this week i have been meeting with other diocesan youth workers to chat amongst other things confirmation. It was decided that we would write a letter to some important people about our concerns so here are soem highlights:
“Confirmation is a time where we actively and consciously allow and accept God’s work in our lives, and commit ourselves to work with God in His world.” PADYS - 2006
As Diocesan Youth Ministry Advisers we are concerned with the downward trend of interest in and promotion of Confirmation for several reasons:
· We recognise it as a time when a young person may actively and consciously allow and accept God work in their lives and commit themselves to work with God in his world. It is a young person’s yes to God’s YES to them as a child.
· We recognise the need for rites of passage. Anthropologist Victor Turner in his study of Ndembu people of Zambia noted two purposes in their rites of passage. Firstly it was a transition into adulthood. Secondly it was an occasion to renew and reinvigorate the village through the young males sharing their wilderness stories the village elders were encouraged to revive and relive their memories also. We believe that the process of confirmation when done well may inspire a dying Church to rediscover her life and purpose through the sharing of a common experience when it is seen through ‘younger’ eyes.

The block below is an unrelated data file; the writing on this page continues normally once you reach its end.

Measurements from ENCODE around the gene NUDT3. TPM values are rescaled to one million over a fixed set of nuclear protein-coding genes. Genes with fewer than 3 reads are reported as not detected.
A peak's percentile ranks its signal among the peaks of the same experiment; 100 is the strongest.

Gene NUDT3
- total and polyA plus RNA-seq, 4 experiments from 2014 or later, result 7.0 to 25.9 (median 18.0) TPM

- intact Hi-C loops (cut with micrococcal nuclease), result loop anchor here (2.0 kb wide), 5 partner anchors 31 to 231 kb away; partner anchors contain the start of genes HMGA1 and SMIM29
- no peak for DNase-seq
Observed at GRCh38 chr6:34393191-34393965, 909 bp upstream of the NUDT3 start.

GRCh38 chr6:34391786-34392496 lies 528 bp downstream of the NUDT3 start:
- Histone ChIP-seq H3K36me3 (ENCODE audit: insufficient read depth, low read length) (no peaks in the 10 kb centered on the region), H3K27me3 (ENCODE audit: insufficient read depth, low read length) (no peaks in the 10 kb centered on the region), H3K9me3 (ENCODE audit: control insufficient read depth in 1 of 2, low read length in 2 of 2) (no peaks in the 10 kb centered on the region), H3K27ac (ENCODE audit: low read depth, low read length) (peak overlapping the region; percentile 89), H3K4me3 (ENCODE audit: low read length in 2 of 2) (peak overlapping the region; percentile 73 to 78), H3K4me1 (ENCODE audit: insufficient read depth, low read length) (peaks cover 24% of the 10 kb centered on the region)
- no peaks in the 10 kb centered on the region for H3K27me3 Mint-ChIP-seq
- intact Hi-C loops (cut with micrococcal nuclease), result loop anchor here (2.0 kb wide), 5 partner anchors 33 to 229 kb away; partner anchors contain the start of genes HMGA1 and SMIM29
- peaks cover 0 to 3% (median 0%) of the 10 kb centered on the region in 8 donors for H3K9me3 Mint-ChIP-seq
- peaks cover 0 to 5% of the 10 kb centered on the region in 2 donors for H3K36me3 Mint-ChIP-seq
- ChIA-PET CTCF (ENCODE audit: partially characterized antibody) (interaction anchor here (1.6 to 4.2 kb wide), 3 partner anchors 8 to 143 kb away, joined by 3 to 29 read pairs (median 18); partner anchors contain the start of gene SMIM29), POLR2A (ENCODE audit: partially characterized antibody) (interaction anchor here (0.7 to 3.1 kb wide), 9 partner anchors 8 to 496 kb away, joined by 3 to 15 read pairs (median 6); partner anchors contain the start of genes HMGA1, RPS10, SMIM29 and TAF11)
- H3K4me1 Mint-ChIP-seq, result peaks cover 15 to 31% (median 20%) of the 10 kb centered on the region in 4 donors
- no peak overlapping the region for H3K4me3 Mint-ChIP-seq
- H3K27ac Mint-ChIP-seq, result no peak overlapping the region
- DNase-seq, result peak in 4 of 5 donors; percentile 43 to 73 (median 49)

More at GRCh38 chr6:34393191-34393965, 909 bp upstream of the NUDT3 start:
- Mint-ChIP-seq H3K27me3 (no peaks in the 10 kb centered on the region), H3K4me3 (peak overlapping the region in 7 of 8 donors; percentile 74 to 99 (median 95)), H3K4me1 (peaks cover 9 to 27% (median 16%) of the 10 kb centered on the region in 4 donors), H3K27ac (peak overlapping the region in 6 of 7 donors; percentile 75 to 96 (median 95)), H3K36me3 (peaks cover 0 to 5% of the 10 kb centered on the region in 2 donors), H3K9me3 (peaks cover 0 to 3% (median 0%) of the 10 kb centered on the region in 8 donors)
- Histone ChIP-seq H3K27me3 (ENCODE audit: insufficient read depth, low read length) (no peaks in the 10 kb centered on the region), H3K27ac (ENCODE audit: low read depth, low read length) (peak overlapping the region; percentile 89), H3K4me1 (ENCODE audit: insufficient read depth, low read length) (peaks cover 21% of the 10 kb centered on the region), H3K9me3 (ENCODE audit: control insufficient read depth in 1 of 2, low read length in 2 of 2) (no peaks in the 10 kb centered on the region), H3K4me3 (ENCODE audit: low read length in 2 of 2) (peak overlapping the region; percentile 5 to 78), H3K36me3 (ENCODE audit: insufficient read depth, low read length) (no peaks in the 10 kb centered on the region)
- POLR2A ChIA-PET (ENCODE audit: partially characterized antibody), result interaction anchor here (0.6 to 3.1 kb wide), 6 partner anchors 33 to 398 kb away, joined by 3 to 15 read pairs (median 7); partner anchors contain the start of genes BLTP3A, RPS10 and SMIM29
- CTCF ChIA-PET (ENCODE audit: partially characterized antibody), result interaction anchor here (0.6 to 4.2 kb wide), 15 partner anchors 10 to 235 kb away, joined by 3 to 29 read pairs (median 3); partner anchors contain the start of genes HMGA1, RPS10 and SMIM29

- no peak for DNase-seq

· We recognise that discipleship is a response to the call of Christ, and that the impact of intentional discipleship programmes has been on the rise of late in the life of the wider Church (Alpha, 40 days of Purpose, Discovering Jesus etc.) All these programmes seem to have a historical root in Catechumanate or confirmation classes. While we recognise the strength of the curriculum of these programs – the real strength is often through the relationships that have been developed over a short term. We are of the opinion that a well run Confirmation class, where relationships are built, the purposes of the Christian life are discussed and the peculiarities of the Church are explained would serve the young people of the Anglican Church better.
While Confirmation of late has been seen by some as a time to ‘graduate the Church,” our belief is that to throw away the rite is to take a knife to the umbilical cord of an emerging church before she is ready to be born. Subsequently we believe there is a need to refocus, renew and re establish confirmation as rite that is made available to all young people in the Anglican Church.
I am off on holiday now so blog will be at a bare minimum for the next few weeks